Aquatic Ape Theory

Discussion in 'Human Science' started by LIGHTBEING, Aug 22, 2002.

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  1. Fraggle Rocker Staff Member

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    Perhaps semi-aquatic isn't specialization

    I doubt that the aquatic theory can ever be proven or disproven. The evidence is intriguing but hardly convincing.

    That said, and for the sake of science, I don't think the quoted paragraph holds water. (Yuk) As I said earlier, life in a three dimensional environment seems to be a stimulus for increasing intelligence. The hominids that crawled out of the lake and resettled on land undoubtedly had some physical disadvantages, but it's possible that their IQs had risen high enough to more than compensate and allow them to quickly surpass their cousins who never got their feet wet.

    And just how big a disadvantage is a lifestyle that's only SEMI aquatic? You've got to be versatile and have two sets of well toned muscles. That could be an advantage! Polar bears are not just semi-aquatic but semi-marine, a pretty challenging combination of milieux. Yet in the few centuries since civilization began closing in on their habitat, they have proven just as clever and adaptable as the other ursines. At night they figure out how to open the latest model padlocked dumpster, and during the day they pose for cute tourist photos so the humans don't put much energy into running them off.
     
    Last edited: Jan 25, 2003
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  3. spuriousmonkey Banned Banned

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    saw an interesting program on tv the other day. And although a lot of nonsense was mentioned they did manage to say one sentence that was interesting:

    maybe it was not quite such a leap to go bipedalism for the human ancestor as we might think it was.

    Bonobos for instance spend already a lot of time in the bipedal position in their forest habitat, therefore the arboreal lifestyle might have been not detrimental, but even instrumental in the evolution of bipedalism. Just a slight increase in selective pressure therefore might have done the trick.
     
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  5. northofbay Registered Member

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    I haven't the time to read through all the threads on this subject, but here's my input:

    Why is it that humans have webbed feet and hands in their genetic blueprint? Below is an OMIM descriptions of such an anomaly, and there are plenty of others:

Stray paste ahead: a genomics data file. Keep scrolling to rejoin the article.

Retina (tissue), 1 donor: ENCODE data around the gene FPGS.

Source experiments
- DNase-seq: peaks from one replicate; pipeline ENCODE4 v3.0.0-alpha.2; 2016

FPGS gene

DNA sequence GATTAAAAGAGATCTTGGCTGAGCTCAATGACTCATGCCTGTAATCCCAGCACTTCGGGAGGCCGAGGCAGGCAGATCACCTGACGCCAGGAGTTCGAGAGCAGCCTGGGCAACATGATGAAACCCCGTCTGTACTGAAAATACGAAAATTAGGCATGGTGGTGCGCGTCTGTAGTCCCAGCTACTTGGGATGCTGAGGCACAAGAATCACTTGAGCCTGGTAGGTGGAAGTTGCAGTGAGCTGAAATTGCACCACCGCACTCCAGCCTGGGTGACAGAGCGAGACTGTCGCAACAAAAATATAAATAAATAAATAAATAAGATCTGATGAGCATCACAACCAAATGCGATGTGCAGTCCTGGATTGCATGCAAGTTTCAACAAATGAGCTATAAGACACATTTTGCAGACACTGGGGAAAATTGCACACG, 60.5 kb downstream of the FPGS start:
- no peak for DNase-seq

*185900 SYNDACTYLY, TYPE I
    CLINICAL SYNOPSIS
    Limbs :
    Syndactyly
    Complete or partial webbing between 3rd and 4th fingers
    Fusion of 3rd and 4th finger distal phalanges
    Complete or partial webbing between the 2nd and 3rd toes
    No amniotic bands

    Inheritance :
    Autosomal dominant

    Either our DNA is prepared for what might be possible in the future, or what has already occurred.

    And...we certainly are dependent on the essential fatty acids present in the sea for the proper function of our brains. At the very least we should consider that our ancestors were dependent on seafood at some point in our evolution for survival. And if this is the case, perhaps we were able to escape predators, at least temporarily, by escaping into the water. We developed the ability to hold our breath for long periods of time because it facilitated capturing the fish, which is a whole lot less riskier than killing many land animals. Eventually we could swim to offshore islands? Maybe our evolution was accelerated by isolation on islands which other primates were unable to access. An isolated island lacking in vegetation may have driven humans to swimming as their main mode of acquiring food. Hair can slow a swimmer down in the water and it makes sense that humans would evolve with less hair in such an environment. the fittest swimmers lacked hair and passed this gene to their offspring. Jump forward countless generations and maybe the water level changed enough so that the new species of Homo Sapien were then forced to live on the mainland because some predator was able to habitate the island due to shallow water. And maybe we cannot find any links because the islands are now under water.